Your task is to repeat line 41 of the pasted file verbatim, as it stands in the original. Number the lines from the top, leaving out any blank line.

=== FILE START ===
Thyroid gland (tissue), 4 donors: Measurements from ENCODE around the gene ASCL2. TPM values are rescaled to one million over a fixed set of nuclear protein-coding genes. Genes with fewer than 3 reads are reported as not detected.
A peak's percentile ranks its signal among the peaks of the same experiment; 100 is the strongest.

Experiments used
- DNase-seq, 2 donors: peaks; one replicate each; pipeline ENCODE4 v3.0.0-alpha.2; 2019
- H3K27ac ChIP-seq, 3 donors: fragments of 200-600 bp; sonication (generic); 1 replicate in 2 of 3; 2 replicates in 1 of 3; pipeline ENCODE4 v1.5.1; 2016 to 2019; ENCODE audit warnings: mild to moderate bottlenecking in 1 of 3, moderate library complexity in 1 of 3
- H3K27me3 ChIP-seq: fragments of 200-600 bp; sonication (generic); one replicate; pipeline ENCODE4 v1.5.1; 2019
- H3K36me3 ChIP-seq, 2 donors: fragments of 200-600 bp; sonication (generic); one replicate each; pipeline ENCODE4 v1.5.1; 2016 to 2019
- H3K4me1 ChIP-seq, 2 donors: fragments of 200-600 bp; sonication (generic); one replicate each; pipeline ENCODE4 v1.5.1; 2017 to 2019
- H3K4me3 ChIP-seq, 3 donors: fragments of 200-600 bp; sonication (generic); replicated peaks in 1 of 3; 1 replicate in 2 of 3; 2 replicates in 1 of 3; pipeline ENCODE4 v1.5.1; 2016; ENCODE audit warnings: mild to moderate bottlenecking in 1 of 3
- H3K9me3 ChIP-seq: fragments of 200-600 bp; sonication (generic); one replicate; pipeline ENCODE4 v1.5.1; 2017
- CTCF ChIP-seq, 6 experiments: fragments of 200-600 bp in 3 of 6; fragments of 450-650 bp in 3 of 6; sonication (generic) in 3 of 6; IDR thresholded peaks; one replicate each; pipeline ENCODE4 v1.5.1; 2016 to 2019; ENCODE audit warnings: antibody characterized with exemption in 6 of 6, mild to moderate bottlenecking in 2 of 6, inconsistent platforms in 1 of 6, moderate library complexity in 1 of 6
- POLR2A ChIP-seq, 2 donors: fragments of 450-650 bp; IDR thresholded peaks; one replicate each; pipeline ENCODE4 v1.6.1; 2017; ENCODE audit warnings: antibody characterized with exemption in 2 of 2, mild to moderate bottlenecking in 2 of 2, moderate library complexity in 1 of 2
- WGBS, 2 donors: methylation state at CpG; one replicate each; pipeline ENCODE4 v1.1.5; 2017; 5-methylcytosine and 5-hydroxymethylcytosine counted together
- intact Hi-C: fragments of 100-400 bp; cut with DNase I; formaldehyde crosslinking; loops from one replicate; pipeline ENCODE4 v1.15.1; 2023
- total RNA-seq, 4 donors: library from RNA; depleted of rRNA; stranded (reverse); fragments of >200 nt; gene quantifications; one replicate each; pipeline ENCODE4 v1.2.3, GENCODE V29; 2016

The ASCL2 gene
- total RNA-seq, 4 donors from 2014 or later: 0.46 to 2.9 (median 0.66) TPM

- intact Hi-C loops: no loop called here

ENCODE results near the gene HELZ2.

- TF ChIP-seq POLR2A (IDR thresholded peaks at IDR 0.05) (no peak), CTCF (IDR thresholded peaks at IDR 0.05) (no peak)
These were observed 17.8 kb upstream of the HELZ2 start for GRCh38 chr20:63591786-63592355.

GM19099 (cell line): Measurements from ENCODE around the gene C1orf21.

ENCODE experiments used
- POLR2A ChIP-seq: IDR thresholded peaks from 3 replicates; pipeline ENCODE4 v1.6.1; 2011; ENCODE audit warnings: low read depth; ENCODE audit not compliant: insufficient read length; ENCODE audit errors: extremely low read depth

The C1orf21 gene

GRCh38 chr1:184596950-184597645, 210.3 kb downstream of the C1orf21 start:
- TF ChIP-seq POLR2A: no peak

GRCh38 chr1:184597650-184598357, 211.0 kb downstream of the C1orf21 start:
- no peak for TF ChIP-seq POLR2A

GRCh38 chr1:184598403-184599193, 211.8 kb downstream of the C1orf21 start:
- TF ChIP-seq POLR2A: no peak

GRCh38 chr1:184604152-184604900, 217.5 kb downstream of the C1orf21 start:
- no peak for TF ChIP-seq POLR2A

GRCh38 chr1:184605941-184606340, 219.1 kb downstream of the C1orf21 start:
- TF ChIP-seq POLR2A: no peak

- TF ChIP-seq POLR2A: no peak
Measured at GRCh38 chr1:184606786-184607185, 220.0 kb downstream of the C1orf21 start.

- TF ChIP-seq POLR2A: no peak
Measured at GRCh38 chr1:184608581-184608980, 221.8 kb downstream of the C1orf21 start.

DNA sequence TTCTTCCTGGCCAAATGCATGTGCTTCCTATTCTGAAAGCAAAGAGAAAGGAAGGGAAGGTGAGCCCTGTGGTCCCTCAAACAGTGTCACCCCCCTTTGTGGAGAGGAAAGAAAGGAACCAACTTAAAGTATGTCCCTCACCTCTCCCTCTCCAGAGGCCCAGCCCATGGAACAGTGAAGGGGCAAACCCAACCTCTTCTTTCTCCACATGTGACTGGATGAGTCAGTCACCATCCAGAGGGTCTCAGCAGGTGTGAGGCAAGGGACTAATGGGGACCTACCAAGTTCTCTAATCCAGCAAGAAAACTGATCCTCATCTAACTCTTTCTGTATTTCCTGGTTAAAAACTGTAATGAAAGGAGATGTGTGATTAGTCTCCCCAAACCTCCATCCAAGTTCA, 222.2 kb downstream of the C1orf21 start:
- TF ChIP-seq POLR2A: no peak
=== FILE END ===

- TF ChIP-seq POLR2A: no peak